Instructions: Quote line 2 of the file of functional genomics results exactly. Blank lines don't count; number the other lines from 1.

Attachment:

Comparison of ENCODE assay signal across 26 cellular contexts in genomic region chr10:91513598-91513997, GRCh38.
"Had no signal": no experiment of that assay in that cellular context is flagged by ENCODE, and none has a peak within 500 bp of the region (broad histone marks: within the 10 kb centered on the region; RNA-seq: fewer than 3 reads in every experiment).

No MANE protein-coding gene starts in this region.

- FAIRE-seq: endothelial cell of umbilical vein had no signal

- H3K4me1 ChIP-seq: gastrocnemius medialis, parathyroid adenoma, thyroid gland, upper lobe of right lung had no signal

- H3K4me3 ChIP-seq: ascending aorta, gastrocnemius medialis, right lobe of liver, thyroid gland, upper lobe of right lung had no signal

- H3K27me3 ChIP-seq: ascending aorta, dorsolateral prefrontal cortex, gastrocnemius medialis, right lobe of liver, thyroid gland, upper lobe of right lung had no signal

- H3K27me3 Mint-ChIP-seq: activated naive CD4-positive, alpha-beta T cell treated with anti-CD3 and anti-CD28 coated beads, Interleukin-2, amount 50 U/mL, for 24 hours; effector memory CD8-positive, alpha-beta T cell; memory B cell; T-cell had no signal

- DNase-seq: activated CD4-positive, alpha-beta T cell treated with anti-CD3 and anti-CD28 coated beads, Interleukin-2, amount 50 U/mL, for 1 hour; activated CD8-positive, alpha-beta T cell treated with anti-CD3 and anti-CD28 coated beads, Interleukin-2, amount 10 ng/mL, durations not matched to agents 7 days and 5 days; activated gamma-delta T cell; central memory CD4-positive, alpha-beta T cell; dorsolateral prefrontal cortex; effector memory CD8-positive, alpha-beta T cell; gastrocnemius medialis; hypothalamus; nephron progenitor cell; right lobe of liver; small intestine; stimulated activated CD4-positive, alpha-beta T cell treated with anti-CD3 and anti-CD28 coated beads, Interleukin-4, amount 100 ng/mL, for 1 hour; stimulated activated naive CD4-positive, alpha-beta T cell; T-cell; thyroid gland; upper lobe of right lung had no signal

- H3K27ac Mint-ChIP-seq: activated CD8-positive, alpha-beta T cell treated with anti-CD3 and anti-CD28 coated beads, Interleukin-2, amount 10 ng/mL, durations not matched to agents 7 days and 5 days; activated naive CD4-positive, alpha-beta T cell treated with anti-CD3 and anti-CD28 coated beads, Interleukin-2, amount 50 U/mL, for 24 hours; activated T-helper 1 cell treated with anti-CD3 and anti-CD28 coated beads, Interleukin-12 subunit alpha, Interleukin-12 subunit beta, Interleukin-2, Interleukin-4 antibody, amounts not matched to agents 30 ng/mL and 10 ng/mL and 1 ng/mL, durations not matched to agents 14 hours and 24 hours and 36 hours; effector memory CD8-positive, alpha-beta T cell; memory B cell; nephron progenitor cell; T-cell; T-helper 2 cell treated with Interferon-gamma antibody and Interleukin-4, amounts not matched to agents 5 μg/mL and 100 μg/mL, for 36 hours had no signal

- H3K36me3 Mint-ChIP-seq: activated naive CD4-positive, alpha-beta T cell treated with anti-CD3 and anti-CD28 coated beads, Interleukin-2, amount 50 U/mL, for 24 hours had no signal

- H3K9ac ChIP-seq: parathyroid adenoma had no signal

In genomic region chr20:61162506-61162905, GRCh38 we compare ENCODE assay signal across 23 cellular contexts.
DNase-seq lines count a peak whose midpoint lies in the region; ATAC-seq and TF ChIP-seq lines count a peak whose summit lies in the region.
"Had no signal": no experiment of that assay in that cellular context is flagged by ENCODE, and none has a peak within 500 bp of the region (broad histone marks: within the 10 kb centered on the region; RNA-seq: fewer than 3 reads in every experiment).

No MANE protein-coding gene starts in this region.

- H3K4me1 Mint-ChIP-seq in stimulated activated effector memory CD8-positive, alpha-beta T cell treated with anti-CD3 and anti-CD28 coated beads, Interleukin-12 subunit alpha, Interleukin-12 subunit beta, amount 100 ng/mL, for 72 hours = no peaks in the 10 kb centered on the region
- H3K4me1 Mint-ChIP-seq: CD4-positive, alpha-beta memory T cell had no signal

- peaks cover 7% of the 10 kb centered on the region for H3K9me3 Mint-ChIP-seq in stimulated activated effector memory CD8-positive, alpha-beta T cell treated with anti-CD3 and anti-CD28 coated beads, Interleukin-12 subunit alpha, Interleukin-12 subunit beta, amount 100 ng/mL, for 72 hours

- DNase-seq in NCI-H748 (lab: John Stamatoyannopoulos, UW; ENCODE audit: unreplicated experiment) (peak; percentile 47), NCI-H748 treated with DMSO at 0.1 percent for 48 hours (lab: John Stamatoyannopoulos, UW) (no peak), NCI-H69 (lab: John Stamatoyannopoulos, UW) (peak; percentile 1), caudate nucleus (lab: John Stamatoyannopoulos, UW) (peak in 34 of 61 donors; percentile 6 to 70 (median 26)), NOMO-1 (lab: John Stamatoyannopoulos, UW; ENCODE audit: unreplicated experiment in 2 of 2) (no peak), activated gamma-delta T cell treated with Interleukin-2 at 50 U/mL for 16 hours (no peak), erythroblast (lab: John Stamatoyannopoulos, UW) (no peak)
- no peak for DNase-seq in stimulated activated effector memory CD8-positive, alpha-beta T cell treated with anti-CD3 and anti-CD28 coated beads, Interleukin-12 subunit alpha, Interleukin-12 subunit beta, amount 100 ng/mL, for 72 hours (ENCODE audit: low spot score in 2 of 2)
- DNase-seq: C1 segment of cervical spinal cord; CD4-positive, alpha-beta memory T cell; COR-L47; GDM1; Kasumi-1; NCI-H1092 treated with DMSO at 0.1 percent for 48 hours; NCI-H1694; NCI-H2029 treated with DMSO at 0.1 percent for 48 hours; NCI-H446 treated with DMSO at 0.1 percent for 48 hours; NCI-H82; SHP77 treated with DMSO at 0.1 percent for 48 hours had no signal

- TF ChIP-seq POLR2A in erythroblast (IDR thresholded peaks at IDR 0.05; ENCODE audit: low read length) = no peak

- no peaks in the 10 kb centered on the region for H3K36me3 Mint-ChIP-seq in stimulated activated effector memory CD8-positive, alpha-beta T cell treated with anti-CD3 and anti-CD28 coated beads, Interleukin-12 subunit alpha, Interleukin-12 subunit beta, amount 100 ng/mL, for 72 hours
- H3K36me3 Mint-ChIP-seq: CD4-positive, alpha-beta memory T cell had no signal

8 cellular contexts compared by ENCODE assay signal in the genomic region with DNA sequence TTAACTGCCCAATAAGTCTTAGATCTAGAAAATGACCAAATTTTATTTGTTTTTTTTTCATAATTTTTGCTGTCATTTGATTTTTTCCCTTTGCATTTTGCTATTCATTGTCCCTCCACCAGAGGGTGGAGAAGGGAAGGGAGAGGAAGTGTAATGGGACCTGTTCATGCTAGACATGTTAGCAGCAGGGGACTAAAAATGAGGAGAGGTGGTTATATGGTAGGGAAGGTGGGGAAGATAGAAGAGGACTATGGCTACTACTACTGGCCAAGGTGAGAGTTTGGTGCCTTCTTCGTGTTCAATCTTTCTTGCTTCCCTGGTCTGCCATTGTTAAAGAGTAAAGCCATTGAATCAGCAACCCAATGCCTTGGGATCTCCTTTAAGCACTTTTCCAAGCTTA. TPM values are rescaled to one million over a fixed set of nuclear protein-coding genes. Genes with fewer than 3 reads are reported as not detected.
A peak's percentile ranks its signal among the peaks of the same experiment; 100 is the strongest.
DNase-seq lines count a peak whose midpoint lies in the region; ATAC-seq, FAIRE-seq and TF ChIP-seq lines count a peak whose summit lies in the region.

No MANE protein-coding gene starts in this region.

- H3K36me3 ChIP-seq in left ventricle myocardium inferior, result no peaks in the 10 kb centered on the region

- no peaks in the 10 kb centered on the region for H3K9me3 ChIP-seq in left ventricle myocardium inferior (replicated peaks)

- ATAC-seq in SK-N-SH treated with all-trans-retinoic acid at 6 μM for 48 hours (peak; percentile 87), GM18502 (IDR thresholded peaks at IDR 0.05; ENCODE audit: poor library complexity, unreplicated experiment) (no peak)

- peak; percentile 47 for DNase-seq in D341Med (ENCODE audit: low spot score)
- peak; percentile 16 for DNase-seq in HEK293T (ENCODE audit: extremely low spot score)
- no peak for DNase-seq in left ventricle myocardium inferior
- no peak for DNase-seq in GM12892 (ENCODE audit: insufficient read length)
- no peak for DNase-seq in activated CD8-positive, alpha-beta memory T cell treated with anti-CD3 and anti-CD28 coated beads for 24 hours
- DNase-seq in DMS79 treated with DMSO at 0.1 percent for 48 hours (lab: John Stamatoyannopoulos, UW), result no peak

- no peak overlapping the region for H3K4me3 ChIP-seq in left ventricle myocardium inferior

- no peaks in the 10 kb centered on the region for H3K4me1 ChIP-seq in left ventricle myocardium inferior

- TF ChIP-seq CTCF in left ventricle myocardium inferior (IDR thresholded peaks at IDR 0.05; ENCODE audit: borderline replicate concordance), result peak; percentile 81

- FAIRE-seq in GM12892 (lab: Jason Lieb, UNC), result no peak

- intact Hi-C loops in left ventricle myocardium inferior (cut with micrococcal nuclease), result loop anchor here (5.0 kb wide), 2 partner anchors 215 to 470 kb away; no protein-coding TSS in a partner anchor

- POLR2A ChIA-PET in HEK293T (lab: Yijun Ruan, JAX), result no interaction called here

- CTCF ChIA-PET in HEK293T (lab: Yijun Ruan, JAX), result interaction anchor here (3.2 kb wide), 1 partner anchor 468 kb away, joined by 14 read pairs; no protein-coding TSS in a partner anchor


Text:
"Had no signal": no experiment of that assay in that cellular context is flagged by ENCODE, and none has a peak within 500 bp of the region (broad histone marks: within the 10 kb centered on the region; RNA-seq: fewer than 3 reads in every experiment).